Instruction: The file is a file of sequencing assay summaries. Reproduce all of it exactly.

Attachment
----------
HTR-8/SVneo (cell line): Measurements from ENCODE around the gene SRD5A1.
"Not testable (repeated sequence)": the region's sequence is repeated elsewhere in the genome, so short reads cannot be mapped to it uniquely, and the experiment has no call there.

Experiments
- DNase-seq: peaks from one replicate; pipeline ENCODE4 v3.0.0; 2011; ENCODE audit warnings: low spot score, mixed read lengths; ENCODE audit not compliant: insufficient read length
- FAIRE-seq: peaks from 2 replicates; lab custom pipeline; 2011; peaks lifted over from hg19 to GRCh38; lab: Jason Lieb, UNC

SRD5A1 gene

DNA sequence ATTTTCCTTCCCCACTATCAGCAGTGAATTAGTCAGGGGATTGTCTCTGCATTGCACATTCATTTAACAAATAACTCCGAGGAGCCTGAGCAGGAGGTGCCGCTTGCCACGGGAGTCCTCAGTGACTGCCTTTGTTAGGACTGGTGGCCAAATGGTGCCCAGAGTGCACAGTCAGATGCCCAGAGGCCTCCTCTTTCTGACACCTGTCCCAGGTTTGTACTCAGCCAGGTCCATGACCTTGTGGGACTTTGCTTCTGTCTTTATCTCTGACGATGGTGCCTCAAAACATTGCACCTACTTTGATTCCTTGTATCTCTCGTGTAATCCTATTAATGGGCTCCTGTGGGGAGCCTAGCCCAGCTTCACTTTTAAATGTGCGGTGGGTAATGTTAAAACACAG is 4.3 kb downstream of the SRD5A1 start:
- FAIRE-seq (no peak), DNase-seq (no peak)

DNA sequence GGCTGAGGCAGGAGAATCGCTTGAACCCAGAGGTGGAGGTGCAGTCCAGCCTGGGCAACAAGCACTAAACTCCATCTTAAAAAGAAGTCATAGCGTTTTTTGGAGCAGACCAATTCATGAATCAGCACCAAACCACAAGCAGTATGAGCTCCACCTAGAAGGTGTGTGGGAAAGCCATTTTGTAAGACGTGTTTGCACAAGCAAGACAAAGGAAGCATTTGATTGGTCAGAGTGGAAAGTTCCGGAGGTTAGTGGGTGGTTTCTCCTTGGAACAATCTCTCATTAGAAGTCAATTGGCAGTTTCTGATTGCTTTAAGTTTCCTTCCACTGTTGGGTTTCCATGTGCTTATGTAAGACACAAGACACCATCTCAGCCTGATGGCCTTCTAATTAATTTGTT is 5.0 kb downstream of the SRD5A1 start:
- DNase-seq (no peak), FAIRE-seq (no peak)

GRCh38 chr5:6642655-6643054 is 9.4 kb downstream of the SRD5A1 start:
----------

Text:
HTR-8/SVneo (cell line): Measurements from ENCODE around the gene SRD5A1.
"Not testable (repeated sequence)": the region's sequence is repeated elsewhere in the genome, so short reads cannot be mapped to it uniquely, and the experiment has no call there.

Experiments
- DNase-seq: peaks from one replicate; pipeline ENCODE4 v3.0.0; 2011; ENCODE audit warnings: low spot score, mixed read lengths; ENCODE audit not compliant: insufficient read length
- FAIRE-seq: peaks from 2 replicates; lab custom pipeline; 2011; peaks lifted over from hg19 to GRCh38; lab: Jason Lieb, UNC

SRD5A1 gene

DNA sequence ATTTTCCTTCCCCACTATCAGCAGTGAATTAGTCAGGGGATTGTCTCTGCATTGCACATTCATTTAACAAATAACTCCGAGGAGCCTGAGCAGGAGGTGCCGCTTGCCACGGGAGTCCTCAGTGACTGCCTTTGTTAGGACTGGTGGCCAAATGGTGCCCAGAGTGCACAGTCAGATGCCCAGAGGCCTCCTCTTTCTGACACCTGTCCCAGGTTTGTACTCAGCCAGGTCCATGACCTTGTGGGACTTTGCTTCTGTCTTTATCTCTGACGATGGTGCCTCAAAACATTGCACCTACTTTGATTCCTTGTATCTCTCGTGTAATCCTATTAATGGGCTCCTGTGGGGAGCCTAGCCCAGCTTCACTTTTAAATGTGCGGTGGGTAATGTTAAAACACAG is 4.3 kb downstream of the SRD5A1 start:
- FAIRE-seq (no peak), DNase-seq (no peak)

DNA sequence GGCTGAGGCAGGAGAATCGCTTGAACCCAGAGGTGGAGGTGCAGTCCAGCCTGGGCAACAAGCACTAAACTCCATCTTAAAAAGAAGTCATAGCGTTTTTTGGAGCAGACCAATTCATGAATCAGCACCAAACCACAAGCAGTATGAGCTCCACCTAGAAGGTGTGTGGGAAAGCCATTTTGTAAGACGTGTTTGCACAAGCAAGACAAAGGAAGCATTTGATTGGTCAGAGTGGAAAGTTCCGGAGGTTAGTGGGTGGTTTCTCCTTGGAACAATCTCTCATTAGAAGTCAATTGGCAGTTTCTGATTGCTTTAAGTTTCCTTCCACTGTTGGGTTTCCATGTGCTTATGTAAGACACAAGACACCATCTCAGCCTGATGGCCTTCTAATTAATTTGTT is 5.0 kb downstream of the SRD5A1 start:
- DNase-seq (no peak), FAIRE-seq (no peak)

GRCh38 chr5:6642655-6643054 is 9.4 kb downstream of the SRD5A1 start: